The best accepted model for AH secretion is that the two cell layers work together as a syncytium.3,4 According to this model, solutes and water from the stroma enter first into the PE cells, pass through gap junctions into the NPE, and then exit through the NPE into the posterior chamber.5,6 However, it has also been suggested that NPE layer plays a dominant role in the secretion of AH and may alone be capable of secreting fluid.7 There are still questions about the exact contribution of the PE and NPE in the secretion of AH. Primary cultures of the two cell types could be useful for future investigations. Pigmented cells are comparatively easy to grow in primary culture and have long been used in numerous investigations.8–13 Until now, it has been quite difficult to obtain primary cultures of NPE cells. The few successful NPE culture methods required stringent growth conditions,14,15 probably because the cells display negligible turnover in vivo.16
Recently, we developed a technique for isolation of NPE cells from the pig eye in bulk quantities.17 In the current investigation, we report growth and culture of porcine NPE cells to confluence and maintenance of the cells up to 10th passage. We show that the cultured NPE cells express several proteins characteristic of native NPE, including three isoforms of Na,K-ATPase catalytic subunit and three isoforms of nitric oxide (NO) synthase. Previously, we reported that NO donors reduce AH formation in the isolated porcine eye.18 and that NO generated by freshly isolated NPE from porcine eye was able to inhibit Na, K-ATPase activity in an autocrine fashion.17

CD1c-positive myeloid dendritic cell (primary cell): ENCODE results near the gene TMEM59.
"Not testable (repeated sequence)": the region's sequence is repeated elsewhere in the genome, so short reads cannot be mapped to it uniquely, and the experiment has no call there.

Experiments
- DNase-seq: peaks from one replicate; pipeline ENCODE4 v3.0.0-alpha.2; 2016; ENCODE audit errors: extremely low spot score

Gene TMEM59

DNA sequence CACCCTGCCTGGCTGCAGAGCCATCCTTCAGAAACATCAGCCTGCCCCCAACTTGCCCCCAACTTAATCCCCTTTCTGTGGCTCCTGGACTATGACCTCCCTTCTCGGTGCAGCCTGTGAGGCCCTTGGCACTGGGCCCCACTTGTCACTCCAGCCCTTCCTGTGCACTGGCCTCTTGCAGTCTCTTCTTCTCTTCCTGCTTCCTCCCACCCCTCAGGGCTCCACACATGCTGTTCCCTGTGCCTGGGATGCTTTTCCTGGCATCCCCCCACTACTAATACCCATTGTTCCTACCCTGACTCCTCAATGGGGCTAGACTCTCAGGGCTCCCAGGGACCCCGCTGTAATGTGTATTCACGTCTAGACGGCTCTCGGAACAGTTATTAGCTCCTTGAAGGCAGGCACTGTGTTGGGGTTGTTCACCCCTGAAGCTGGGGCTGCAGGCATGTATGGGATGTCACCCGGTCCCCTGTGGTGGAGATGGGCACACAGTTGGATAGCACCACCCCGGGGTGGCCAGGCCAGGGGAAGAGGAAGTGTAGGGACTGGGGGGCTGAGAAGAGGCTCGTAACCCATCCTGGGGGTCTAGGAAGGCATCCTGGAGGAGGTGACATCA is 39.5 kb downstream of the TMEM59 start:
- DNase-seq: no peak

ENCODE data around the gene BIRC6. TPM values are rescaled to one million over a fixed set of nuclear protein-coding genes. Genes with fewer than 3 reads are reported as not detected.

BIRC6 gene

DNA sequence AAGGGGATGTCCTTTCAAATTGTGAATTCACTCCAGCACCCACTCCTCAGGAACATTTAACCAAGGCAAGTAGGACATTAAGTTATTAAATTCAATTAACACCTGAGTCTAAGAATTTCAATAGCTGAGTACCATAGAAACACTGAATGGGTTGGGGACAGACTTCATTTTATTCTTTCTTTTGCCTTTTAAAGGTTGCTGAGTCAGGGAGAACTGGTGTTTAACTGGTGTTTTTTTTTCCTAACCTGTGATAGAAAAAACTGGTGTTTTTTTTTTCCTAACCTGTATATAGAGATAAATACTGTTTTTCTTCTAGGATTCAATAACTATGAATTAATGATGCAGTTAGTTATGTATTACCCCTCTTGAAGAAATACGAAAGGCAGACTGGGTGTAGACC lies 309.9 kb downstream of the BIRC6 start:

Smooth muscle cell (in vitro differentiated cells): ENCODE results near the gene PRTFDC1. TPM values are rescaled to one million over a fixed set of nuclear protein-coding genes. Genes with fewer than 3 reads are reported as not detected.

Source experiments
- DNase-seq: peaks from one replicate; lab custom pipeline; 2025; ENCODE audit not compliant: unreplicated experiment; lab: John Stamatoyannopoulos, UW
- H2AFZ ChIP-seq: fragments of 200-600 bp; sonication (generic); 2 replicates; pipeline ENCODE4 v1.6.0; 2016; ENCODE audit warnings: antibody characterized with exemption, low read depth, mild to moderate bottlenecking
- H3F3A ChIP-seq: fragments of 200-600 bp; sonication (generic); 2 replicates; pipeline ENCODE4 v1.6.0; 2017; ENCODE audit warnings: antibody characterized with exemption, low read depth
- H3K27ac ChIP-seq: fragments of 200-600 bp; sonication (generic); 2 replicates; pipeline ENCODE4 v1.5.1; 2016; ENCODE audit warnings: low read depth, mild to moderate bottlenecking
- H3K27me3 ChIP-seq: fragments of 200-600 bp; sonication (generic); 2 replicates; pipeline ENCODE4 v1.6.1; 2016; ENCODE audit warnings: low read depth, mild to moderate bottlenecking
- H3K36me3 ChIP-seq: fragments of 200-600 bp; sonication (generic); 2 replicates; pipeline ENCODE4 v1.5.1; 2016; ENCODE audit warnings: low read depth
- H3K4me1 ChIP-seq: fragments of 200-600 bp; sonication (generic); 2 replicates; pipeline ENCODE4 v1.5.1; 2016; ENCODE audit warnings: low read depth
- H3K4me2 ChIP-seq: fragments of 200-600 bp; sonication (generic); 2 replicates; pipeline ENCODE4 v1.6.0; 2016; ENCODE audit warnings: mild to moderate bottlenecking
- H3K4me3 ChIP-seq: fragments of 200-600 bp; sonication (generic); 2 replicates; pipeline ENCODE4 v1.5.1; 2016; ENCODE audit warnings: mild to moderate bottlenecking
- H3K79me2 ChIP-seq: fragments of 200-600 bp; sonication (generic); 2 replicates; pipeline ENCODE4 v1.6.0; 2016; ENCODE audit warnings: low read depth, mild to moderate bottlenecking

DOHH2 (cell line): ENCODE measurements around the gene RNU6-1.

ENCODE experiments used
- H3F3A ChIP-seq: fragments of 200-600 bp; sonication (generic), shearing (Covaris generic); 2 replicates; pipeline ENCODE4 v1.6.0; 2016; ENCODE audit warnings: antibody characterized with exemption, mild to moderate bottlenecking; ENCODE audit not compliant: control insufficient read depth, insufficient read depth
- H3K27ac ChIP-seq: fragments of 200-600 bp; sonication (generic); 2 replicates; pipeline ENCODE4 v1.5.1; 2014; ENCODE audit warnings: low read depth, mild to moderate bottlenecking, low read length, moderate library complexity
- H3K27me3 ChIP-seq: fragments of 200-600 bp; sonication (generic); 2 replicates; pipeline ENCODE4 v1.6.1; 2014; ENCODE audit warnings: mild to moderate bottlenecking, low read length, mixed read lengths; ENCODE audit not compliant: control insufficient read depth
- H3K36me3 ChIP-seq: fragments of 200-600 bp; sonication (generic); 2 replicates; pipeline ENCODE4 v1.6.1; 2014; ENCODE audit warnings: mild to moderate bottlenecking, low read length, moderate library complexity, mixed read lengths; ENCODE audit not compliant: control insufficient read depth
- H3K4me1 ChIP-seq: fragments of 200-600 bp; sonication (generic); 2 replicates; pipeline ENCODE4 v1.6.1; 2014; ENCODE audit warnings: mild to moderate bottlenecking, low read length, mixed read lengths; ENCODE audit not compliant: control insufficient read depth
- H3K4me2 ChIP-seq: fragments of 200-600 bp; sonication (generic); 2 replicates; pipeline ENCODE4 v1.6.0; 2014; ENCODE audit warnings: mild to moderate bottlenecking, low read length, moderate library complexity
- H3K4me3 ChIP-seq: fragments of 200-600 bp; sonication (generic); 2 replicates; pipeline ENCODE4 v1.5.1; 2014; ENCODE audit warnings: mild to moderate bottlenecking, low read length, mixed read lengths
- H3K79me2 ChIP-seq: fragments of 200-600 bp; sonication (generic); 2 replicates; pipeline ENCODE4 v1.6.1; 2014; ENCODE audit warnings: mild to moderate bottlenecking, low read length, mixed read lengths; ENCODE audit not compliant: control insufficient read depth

NPE cells were dispersed using hyaluronidase and collagenase A (Sigma, St Louis, MO, USA) and cultured in Dulbecco’s modified Eagle’s medium (DMEM; D/6046, Sigma) with 20% fetal bovine serum (FBS; Gibco BRL, Grand Island, NY, USA) and 100 μg/ml gentamicin (Sigma). For immunohistochemical or im-munoblot localization of proteins, the following primary antibodies were used: anti-eNOS/NOS III rabbit polyclonal antibody (Upstate, Lake Placid, NY, USA) (5 μg/ml); anti-iNOS/NOS II rabbit polyclonal antibody (Upstate) (5 μg/ml); anti-nNOS/NOS I rabbit polyclonal antibody (Upstate) (1:200); mouse mono-clonal anti-Na, -ATPase α-1 antibody (Sigma), (1:100 for immunohistochemistry and 1:1000 for immunoblot analysis); rabbit polyclonal anti-Na, K-ATPase α-2 antibody (Upstate) (1:100 for immunohistochemistry and 1:5000 for immunoblot); mouse monoclonal anti-Na,K-ATPase α-3 antibody (Sigma) (1:100 for im-munohistochemistry and 1:1000 for immunoblot); rabbit anti-occludin polyclonal antibody (Invitrogen, Carlsbad, CA, USA) (2.5 μg/ml); rabbit anti-ZO-1 poly-clonal antibody (Zymed Laboratories Inc., South San Francisco, CA, USA) (1.25–2.50 μg/ml).